How 3-D Mapping Works
To create 3-D maps, researchers from the city and university are combining data collected by LiDAR scanners and 360-degree cameras deployed inside the seven buildings. The LiDAR scanners work by sending out infrared signals that can be used to gauge distance to an object. Each individual signal results in the creation of a point that can be plotted and combined with thousands of other scanned points to create a 3-D map.
Compared to floor plans, the LiDAR scans will capture the location of desks, partitions, or displays inside the buildings and provide “a much more accurate picture of what the space looks like,” Benson said.
While useful for first responders, the creation of the maps themselves was not the ultimate goal of the research, Benson said. Researchers plan to create and release annotated datasets that others can use to advance and refine the technology.
One of the ways Memphis researchers are already experimenting with the data is through the development of computer algorithms that scan the resulting maps and automatically identify and tag items of interest. In the case of firefighters, that could mean tagging each door and window, utility shutoff, or fire extinguisher.
“We process the video data using machine learning techniques to identify all the objects that are relevant to public safety,” said Lan Wang, the chair of the computer science department at the University of Memphis.
To capture the data, researchers wore backpacks outfitted with cameras and LiDAR scanners that enabled them to collect the data as they walked through each room in a building. Depending on the size of the building, each physical scan could take several days, Wang said.
Once the images and scans were collected, researchers at the university worked to merge it all together to create the usable 3-D maps and to tag the items of interest in each building. Researchers manually tag some items, like doors and windows, in order to cross-check the accuracy of computer algorithms designed to automatically tag the items of interest, Wang said.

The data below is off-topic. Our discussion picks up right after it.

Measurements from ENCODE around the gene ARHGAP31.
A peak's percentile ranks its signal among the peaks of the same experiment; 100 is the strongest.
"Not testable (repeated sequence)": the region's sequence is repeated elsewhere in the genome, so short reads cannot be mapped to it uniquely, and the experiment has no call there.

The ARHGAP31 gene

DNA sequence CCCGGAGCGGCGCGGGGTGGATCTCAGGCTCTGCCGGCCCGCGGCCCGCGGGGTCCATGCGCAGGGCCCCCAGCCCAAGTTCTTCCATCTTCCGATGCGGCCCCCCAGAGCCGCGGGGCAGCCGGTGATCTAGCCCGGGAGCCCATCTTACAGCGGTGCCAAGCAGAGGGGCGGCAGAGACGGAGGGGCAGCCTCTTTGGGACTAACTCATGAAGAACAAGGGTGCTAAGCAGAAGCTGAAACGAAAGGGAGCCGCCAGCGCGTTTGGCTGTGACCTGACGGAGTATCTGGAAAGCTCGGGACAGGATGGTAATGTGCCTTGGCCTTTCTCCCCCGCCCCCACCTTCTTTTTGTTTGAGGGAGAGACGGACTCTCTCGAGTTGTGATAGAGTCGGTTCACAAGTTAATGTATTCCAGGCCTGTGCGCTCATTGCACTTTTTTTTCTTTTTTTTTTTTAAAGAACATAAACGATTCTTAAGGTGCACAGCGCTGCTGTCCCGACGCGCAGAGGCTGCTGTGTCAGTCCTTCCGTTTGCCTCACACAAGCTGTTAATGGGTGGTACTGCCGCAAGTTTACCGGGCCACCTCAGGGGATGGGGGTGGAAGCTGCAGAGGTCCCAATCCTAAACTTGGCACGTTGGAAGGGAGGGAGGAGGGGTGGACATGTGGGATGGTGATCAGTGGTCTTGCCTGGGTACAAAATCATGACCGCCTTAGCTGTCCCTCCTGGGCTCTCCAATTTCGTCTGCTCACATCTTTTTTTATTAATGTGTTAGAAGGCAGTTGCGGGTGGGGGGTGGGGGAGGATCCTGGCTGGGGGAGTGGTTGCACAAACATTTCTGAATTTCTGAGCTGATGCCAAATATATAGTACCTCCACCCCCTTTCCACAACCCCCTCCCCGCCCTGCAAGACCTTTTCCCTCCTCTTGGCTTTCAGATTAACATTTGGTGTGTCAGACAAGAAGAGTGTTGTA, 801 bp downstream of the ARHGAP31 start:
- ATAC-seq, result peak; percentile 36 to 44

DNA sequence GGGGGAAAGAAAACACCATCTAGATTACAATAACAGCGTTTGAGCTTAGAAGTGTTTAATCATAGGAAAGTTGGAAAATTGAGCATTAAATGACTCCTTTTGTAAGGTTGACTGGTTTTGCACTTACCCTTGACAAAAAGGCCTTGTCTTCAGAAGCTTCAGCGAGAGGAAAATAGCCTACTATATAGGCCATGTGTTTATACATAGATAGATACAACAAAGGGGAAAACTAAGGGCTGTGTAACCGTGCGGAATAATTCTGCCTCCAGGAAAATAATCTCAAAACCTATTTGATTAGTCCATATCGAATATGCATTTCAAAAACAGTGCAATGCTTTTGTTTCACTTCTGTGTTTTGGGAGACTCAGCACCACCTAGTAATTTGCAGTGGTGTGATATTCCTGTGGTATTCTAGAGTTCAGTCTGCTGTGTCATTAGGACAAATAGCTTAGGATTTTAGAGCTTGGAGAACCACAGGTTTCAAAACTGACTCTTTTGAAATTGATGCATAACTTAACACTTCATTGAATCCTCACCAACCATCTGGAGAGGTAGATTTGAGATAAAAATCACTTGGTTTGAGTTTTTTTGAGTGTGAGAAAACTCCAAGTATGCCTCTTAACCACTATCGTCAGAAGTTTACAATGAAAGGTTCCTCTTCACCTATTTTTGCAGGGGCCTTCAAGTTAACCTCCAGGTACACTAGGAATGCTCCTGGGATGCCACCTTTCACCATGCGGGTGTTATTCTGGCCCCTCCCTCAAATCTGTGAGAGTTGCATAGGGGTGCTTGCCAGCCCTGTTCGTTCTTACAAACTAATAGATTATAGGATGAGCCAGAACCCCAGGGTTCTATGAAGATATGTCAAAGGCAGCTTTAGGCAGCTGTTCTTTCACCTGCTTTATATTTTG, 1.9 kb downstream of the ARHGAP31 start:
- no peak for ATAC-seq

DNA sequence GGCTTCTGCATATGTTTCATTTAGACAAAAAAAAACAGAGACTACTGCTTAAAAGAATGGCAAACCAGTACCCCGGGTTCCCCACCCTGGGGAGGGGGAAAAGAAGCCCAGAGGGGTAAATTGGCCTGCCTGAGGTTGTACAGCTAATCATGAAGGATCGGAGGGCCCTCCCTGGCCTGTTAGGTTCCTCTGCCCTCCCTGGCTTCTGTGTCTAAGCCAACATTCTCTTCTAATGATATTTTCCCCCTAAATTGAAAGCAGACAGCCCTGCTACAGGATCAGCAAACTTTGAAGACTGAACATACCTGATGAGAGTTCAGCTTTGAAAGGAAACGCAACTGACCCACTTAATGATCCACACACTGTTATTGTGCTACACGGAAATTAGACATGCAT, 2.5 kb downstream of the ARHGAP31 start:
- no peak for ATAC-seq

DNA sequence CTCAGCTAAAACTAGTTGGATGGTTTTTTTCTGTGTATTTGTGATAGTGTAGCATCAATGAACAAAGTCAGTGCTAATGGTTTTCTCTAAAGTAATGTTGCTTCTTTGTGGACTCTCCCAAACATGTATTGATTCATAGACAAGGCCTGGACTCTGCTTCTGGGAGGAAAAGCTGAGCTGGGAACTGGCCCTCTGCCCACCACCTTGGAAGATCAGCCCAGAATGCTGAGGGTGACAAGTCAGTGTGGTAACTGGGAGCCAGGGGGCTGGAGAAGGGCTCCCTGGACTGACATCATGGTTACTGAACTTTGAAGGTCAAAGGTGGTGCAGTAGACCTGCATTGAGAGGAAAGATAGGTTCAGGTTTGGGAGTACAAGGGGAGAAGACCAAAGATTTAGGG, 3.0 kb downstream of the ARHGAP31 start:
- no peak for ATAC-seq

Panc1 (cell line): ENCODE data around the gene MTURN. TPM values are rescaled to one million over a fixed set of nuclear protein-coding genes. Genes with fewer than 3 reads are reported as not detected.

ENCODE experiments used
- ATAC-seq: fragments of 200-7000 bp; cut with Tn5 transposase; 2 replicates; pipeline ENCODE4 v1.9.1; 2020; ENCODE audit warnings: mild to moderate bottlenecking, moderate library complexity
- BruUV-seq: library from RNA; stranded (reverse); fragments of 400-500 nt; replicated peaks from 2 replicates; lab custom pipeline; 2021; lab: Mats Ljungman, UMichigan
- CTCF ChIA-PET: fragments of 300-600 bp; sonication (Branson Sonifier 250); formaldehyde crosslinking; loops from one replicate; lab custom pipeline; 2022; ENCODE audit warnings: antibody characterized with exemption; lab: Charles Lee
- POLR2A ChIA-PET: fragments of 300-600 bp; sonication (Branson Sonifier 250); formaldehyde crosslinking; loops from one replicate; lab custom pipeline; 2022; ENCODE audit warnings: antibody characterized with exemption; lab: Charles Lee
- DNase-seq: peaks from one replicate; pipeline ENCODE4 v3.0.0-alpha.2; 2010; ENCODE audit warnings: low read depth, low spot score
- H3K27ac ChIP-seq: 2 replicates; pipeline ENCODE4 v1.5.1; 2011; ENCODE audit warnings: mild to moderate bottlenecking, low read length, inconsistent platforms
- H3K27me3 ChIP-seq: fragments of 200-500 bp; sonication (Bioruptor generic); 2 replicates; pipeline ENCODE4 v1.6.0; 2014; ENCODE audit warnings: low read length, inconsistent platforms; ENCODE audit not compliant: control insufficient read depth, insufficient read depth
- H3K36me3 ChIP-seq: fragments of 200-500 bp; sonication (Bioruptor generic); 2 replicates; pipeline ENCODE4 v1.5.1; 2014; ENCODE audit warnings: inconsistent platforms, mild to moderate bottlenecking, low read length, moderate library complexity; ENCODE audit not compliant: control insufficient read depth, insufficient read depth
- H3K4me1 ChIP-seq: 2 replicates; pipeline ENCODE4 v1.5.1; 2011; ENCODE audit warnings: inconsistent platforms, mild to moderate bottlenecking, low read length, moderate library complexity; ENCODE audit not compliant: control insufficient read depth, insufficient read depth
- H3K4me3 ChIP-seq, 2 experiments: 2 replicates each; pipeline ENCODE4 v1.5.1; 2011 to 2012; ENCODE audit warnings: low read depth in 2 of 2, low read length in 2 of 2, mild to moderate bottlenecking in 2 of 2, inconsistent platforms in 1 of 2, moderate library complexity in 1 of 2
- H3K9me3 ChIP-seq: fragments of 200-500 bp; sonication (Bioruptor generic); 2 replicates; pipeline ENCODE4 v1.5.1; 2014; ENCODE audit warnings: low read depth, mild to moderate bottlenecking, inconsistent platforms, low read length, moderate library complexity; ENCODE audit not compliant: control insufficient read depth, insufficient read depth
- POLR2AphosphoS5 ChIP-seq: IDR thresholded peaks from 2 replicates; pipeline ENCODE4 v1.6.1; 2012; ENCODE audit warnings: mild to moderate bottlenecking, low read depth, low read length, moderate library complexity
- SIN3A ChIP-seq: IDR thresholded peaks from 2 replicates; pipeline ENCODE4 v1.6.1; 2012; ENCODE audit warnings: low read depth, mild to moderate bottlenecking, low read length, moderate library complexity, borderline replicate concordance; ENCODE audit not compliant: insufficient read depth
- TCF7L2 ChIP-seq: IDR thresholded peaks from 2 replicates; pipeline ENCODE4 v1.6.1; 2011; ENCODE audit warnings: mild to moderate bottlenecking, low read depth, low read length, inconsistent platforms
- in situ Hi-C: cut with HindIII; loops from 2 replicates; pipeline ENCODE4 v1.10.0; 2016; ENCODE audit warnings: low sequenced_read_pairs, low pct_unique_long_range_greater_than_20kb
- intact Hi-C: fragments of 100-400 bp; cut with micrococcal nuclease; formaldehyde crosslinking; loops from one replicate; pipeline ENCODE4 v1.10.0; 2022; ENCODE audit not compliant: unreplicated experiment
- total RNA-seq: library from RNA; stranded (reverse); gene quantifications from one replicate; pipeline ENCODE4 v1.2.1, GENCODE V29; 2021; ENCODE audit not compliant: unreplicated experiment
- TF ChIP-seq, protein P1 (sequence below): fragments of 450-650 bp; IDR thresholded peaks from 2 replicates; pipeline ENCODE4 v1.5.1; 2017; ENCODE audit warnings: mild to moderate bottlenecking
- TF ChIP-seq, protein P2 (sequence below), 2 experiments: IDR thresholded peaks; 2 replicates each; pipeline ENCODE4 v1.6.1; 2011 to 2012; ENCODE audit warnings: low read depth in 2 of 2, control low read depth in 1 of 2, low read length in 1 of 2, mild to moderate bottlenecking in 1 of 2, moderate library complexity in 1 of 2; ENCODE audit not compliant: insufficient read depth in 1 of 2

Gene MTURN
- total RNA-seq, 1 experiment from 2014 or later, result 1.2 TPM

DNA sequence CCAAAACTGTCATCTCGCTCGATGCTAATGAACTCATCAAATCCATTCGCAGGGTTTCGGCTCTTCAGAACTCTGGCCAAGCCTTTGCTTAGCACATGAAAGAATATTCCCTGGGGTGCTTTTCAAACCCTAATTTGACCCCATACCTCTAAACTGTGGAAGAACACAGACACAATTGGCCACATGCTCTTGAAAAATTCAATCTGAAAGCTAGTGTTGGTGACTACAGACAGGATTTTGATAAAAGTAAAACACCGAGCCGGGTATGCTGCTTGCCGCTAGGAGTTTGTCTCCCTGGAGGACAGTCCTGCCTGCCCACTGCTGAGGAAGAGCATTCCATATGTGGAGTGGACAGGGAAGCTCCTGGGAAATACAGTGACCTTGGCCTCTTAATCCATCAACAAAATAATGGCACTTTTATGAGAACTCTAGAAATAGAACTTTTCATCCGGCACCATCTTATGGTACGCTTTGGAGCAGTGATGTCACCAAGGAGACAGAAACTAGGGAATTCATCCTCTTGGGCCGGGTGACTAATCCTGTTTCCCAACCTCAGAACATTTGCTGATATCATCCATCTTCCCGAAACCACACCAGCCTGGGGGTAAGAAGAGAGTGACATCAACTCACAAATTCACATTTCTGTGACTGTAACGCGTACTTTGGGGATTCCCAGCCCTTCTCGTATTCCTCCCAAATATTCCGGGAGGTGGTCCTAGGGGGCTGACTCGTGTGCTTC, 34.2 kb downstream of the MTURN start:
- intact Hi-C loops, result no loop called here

Memphis has scanned approximately 1.8 million square feet of indoor space as part of the project.
Combined with the two other NIST grant recipients—Hancock County, Mississippi and Enfield Fire Department in Connecticut—the three entities are collecting LiDAR scans of 29 buildings and 4.5 million square feet of space.
Once the data from the projects is cleaned and analyzed, Memphis plans to share its findings and select parts of the data through its open data platform in November. The data has already been handed off to the city’s geographic information system (GIS) team to begin building 3-D digital models of the scanned buildings. Rodriguez said security concerns will prevent the city from sharing all of the raw data, but the city will be able to provide some information to researchers that they can build upon.
Wang said university researchers fine-tuned their own scanning process based on their experiences collecting the data.
For example, when trying to scan small indoor spaces like closets, she said the team had to skip the backpack scanners and build their own handheld devices in order to obtain more accurate scans.
“There is a lot of work on surveying outdoor space but not much on indoor mapping,” Wang said. “I think what our project can produce is a process for other people who want to do the same thing.”
Andrea Noble is a staff correspondent for Route Fifty.